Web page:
The Year of Nourish

When I made the mental switch to a word or theme of the year, instead of New Year’s resolutions, I was a bit overwhelmed at how to go about picking something. It’s funny how endless possibilities can sometimes feel more limiting than just being given a few options. Honestly, open-ended questions often make my brain go blank. This was definitely one of those times.  So like a good type-A person, I researched how people pick their words and looked for lists of potential words.

I knew I wanted something that would feel practical enough to span all the different aspects of my life: my own personal health and wellness, being a mom and a wife, spiritual life, social life and entrepreneur.

Some of the research I found encouraged choosing a word that describes an area of life that you want to work on. When I think about the types of words I often think about words that somehow convey slowing down, being more intentional or saying no. Anyone else feel like they need more of that in their life? But the more I went down that path, the more it felt like I had to muster up a lot of self-control. It felt more like avoiding or stopping things was the goal, instead of actively prioritizing good things. 

In the world of nutrition, I see this conflict between “cutting out” and “adding in” a lot. For many years, the food industry and nutrition leaders focused on what wasn’t in your food – calories, fat, cholesterol, salt, etc. There was an emphasis on strict diets that tell you what you are allowed to eat and how to lifehack your way around temptation.

In the past decade or so, I have seen a significant shift. The emphasis has become more on what positive things are in your food – fiber, vitamins and minerals, antioxidants, protein. Like my post on what defines good food and exploring the idea of abundance, I love reminding people that they do not live in a world of scarcity, but in fact there are many choices out there. Nutritious, delicious and satisfying foods are plentiful! And I have also seen more of a shift toward mindful and intuitive eating, recognizing these philosophies can help you eat what your body needs, without constantly feeling deprived.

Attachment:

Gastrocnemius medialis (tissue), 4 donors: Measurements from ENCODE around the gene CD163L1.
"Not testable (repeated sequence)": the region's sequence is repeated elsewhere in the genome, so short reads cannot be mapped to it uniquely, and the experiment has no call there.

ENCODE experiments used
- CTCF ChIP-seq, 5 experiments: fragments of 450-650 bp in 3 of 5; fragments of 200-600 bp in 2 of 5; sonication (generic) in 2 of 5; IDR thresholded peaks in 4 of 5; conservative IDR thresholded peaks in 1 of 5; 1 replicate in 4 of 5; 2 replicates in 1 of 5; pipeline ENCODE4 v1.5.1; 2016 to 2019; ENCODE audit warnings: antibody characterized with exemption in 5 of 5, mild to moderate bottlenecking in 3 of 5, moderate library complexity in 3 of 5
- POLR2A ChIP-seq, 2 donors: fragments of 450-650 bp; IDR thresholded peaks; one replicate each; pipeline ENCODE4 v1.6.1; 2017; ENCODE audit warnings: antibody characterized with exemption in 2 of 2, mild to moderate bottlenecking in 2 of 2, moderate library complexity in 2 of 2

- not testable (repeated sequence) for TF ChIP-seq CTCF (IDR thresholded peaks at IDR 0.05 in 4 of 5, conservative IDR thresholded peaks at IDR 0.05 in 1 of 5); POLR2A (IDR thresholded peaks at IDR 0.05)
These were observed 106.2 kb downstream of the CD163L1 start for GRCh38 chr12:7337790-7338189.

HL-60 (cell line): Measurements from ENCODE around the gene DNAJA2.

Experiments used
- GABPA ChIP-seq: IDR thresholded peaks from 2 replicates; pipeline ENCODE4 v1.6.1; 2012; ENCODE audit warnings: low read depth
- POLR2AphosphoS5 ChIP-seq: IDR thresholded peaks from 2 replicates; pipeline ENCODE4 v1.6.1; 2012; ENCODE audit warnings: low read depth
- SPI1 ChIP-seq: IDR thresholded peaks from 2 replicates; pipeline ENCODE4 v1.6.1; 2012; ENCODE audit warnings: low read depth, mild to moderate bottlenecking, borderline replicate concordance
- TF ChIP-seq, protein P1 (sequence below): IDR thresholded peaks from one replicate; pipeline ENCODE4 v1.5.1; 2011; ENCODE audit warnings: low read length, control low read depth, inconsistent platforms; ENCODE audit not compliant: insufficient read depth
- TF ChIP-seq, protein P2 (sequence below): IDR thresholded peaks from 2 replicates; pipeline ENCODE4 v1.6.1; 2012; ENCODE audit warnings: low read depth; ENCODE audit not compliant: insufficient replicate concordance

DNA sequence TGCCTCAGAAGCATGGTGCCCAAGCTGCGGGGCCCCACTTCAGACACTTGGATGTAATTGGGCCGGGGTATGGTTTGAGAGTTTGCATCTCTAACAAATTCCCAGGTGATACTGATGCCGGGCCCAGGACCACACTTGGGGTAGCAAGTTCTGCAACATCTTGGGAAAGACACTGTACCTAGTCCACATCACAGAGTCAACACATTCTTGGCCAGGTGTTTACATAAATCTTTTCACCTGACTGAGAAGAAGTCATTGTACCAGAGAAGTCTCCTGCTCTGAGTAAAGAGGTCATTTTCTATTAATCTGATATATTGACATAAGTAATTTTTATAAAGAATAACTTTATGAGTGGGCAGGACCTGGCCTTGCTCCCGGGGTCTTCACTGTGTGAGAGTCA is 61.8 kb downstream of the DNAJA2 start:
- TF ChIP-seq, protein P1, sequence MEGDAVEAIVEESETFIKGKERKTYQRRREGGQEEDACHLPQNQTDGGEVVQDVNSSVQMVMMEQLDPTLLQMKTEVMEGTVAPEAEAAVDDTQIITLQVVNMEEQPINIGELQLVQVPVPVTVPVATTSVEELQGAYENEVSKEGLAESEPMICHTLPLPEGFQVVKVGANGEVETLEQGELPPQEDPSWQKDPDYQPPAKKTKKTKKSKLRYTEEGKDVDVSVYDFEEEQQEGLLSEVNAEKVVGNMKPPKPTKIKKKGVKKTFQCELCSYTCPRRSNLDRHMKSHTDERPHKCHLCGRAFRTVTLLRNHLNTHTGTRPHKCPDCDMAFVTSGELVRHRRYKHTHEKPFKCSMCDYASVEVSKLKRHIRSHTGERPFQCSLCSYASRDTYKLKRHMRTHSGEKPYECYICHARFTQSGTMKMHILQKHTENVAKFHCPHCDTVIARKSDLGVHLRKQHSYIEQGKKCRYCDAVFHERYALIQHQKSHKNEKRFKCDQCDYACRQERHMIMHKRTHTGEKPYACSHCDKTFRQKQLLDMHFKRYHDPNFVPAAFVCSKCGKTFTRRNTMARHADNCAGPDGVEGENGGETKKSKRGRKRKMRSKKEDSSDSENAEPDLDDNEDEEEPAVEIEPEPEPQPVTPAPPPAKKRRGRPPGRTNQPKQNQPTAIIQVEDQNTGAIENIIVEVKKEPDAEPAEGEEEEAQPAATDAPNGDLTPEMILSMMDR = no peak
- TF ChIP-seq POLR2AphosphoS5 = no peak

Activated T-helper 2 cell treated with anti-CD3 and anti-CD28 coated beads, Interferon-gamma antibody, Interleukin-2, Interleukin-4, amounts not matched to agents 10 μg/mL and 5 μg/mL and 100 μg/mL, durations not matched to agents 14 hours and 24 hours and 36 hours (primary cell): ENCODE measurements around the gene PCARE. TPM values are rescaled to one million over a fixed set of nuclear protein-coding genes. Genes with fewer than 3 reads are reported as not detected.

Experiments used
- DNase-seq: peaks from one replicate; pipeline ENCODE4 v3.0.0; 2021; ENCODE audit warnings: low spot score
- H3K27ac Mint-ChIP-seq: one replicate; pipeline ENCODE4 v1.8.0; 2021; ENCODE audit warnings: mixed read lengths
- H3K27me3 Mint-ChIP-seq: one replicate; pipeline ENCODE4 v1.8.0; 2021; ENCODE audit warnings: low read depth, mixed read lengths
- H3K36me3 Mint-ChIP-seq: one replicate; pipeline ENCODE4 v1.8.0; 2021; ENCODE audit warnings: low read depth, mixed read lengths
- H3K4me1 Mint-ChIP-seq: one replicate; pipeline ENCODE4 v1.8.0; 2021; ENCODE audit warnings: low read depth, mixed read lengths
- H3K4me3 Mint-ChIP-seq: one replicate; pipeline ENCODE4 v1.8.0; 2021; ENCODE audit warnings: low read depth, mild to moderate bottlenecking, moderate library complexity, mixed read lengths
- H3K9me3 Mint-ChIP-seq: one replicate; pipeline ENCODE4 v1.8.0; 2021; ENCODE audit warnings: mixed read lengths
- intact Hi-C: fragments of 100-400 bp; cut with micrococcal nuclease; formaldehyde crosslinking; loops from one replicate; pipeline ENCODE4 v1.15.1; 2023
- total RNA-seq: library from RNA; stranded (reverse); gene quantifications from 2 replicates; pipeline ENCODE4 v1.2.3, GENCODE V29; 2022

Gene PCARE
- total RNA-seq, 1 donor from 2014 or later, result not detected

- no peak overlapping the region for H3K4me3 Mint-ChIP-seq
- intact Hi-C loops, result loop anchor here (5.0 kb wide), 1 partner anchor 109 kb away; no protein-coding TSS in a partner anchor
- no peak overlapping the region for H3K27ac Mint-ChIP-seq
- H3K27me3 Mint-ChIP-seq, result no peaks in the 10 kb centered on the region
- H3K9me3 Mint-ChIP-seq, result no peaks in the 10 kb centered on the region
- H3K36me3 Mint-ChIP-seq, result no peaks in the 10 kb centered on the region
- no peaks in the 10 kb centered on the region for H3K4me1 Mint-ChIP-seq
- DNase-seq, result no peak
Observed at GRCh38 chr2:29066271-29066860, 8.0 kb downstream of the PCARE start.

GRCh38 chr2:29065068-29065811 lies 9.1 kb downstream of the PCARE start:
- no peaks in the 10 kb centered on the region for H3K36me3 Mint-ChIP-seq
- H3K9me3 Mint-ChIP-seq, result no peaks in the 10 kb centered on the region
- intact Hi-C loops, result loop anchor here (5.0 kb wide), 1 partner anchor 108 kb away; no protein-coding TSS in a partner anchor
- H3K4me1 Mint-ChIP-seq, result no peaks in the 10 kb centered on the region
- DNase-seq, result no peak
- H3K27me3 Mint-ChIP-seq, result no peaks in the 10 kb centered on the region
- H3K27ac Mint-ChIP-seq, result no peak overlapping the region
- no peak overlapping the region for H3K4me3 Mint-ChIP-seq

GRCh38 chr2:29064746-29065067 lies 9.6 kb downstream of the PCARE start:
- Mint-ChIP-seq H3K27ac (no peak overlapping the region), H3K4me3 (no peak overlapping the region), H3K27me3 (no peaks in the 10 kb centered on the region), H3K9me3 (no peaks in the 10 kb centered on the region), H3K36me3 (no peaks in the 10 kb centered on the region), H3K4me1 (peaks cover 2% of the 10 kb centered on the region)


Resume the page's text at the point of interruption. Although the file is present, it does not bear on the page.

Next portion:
Nourish Pear Tea Book Blanket

All that to say, it took a bit of internal conversation. But I came up with the word:

NOURISH 

From a health perspective, nourish helps me think about what I’m putting into my body to help fuel it so that it will thrive. When I’m focused on nourishing, I’m not concerned about the size or shape of my body, but rather how it moves and feels. Nourish means I’m going to reach for foods that have vitamins and minerals and protein and fiber, but it also means that I’m not going to skimp on the cheese and chocolate.

I also think about life as an entrepreneur. It can be overwhelming and confusing to know where to invest your time and energy. Like in many areas of life, the tyranny of the urgent often overshadows the best and most fulfilling options.

That is how I want to spend 2019. Helping people find what they need to flourish – myself included.

And of course, I look forward to nourishing my mind and emotional well-being with good books (just got “Becoming Michelle Obama” and cannot wait to read it!) and conversations with friends. Prioritizing my marriage and time with my toddler by being fully present, not just “in the house”.

There is also something about the word nourish that implies an intimate care and cherishing of something. Holding something precious gently but with fierce protection. Providing what it needs to flourish.


That is how I want to spend 2019. Helping people find what they need to flourish – myself included.

I’d love for you to join me on the year of nourish. I’d also love to know what words or themes are inspiring you as we approach the new year.

Comment

Katie Goldberg

Katie Goldberg, MCN, RDN, LDN, has been a registered dietitian since 2013, but has always had a passion for good food and a healthy lifestyle. Katie earned her Master’s of Clinical Nutrition from the University of Texas Southwestern Medical Center and has worked in private practice, higher education, in a clinical setting, and as an in-house dietitian for a food company. Whether it's at through large groups or one-on-one, Katie enjoys connecting people with easy and practical solutions for better health.